c) A desirable maximum of two facilities and absolute maximum of three facilities should be signposted at any location on a first-come, first-served basis.

d) The number of signs provided for a facility should be kept to a minimum and should generally be only provided on the most direct access route.

(A “major” road is defined as a road having an arterial function. These roads will normally be well defined in the road network and clearly identified with guide signs at significant intersections.)

5. General

For the purpose of this policy, Community facilities are described as facilities that are likely to be sought by significant numbers of visitors to a district. Inclusion of group commercial centres, such as shopping centres, is acceptable, but not individual commercial establishments, with the exception of a local shop that may be sought after by people unfamiliar with the area. Commercially run Council facilities are not necessarily considered to be “Community Facilities”. As such, the facility should be assessed as to whether it provides:

  • a broad community service function (as opposed to serving a select clientele on a commercial basis);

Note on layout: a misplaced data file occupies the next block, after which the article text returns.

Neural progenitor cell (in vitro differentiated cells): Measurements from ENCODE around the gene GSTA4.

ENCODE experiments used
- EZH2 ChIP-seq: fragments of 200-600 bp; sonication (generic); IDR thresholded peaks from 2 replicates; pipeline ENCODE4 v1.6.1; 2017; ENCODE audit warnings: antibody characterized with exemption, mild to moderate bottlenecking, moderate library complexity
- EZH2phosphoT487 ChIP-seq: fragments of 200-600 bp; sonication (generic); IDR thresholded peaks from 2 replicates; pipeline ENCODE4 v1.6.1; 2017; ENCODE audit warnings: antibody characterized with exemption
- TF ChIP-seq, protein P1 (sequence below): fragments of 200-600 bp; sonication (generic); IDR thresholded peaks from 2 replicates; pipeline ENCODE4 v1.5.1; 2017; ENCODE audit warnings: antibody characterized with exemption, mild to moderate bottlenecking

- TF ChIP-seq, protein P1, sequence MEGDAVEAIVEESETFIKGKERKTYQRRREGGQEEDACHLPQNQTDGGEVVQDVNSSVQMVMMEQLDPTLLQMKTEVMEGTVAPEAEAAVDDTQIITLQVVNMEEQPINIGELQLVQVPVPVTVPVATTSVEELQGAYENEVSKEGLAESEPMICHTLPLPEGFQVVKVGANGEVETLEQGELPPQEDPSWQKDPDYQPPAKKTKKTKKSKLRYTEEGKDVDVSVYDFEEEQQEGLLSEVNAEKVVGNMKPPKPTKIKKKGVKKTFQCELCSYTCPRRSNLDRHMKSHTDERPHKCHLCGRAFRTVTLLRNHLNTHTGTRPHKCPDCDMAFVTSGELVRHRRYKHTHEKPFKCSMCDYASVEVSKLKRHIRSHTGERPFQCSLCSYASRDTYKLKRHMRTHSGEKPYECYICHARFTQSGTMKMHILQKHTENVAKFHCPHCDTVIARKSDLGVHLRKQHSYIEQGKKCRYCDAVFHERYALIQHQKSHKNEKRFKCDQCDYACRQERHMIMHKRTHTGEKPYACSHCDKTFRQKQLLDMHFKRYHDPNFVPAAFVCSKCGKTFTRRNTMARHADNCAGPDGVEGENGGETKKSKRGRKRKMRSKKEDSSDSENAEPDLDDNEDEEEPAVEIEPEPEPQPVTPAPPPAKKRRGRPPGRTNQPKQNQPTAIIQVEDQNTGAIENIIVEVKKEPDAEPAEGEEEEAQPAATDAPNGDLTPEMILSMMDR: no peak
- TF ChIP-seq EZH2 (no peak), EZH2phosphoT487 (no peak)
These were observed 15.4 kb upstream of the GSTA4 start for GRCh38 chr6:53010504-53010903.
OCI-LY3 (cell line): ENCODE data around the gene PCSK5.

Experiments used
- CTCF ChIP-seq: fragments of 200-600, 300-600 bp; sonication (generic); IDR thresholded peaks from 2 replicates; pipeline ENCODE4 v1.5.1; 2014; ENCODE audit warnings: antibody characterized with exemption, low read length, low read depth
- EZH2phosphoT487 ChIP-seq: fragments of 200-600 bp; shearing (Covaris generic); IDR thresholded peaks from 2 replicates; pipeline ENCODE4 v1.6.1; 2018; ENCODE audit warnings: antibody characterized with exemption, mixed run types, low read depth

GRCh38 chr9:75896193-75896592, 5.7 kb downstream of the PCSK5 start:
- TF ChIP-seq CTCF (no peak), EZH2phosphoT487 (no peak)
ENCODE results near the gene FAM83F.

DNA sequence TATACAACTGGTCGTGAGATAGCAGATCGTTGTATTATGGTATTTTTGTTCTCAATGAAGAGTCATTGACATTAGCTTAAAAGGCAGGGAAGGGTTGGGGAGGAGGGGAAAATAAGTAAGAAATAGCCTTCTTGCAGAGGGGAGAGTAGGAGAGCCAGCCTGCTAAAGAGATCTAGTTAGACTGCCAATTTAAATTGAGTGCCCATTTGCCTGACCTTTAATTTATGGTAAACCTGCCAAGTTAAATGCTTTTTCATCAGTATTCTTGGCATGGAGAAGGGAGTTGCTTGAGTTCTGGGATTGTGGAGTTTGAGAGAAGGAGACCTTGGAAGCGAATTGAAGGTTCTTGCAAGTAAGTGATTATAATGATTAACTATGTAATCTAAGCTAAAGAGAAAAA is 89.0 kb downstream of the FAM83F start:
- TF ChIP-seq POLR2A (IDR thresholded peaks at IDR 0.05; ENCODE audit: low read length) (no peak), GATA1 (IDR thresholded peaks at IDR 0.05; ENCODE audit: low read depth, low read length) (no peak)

• is likely to be sought by significant numbers of visitors to a district; and 
  • has a difficult to identify access route, located without direct abuttal to a main road.

6.Typical types of facilities, which could meet the description of ‘Community Facility’, are:

 

Towns Halls and Community Meeting Rooms

May be signed by name.

Civic Centres, Municipal Offices, Depots

These are clearly community facilities, accessed for meetings, public functions and community information or services. Depot operations play an important function particularly during emergency response situations.

Tipping Facilities

Commercial tipping operations should be assessed on the basis of accessibility to and use by the general public, ease of identification of access route and likely traffic generation.

Hospitals

Private Hospitals should be assessed on the basis of accessibility to and use by the general public, ease of identification of access route and traffic generation.

Medical Centres

Local medical centres would not generally meet the guidelines however in the interest of maximising identification in an emergency, these facilities where located off a main road could be identified with a “MEDICAL CENTRE” sign.

Veterinary Clinic

Local veterinary clinics would not generally meet the guidelines.

Sporting and Recreational grounds and facilities

Commercial sporting facilities should be assessed on the basis of location/ease of access and their use by community based sporting clubs for inter-club competition. It is essential to identify the reserve/facility rather than individual clubs given the potential for a number of signs to be requested for some locations, and allocation of grounds varying from year to year.